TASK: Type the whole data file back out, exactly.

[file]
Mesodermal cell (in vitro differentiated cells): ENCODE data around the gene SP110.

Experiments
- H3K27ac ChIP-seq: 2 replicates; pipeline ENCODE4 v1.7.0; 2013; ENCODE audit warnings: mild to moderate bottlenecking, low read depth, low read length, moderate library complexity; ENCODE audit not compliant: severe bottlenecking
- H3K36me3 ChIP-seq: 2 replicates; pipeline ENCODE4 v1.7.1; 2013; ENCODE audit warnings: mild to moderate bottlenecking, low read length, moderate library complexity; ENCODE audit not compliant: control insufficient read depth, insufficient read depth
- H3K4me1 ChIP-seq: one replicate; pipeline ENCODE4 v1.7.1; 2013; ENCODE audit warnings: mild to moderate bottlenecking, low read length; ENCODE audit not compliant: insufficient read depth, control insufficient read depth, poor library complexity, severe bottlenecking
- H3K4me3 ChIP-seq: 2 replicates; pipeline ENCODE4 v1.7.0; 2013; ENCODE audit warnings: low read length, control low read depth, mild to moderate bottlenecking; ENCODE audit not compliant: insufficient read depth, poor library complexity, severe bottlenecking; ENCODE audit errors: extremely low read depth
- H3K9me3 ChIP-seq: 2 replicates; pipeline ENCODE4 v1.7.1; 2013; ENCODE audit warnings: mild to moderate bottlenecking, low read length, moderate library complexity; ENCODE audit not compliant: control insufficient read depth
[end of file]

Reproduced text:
Mesodermal cell (in vitro differentiated cells): ENCODE data around the gene SP110.

Experiments
- H3K27ac ChIP-seq: 2 replicates; pipeline ENCODE4 v1.7.0; 2013; ENCODE audit warnings: mild to moderate bottlenecking, low read depth, low read length, moderate library complexity; ENCODE audit not compliant: severe bottlenecking
- H3K36me3 ChIP-seq: 2 replicates; pipeline ENCODE4 v1.7.1; 2013; ENCODE audit warnings: mild to moderate bottlenecking, low read length, moderate library complexity; ENCODE audit not compliant: control insufficient read depth, insufficient read depth
- H3K4me1 ChIP-seq: one replicate; pipeline ENCODE4 v1.7.1; 2013; ENCODE audit warnings: mild to moderate bottlenecking, low read length; ENCODE audit not compliant: insufficient read depth, control insufficient read depth, poor library complexity, severe bottlenecking
- H3K4me3 ChIP-seq: 2 replicates; pipeline ENCODE4 v1.7.0; 2013; ENCODE audit warnings: low read length, control low read depth, mild to moderate bottlenecking; ENCODE audit not compliant: insufficient read depth, poor library complexity, severe bottlenecking; ENCODE audit errors: extremely low read depth
- H3K9me3 ChIP-seq: 2 replicates; pipeline ENCODE4 v1.7.1; 2013; ENCODE audit warnings: mild to moderate bottlenecking, low read length, moderate library complexity; ENCODE audit not compliant: control insufficient read depth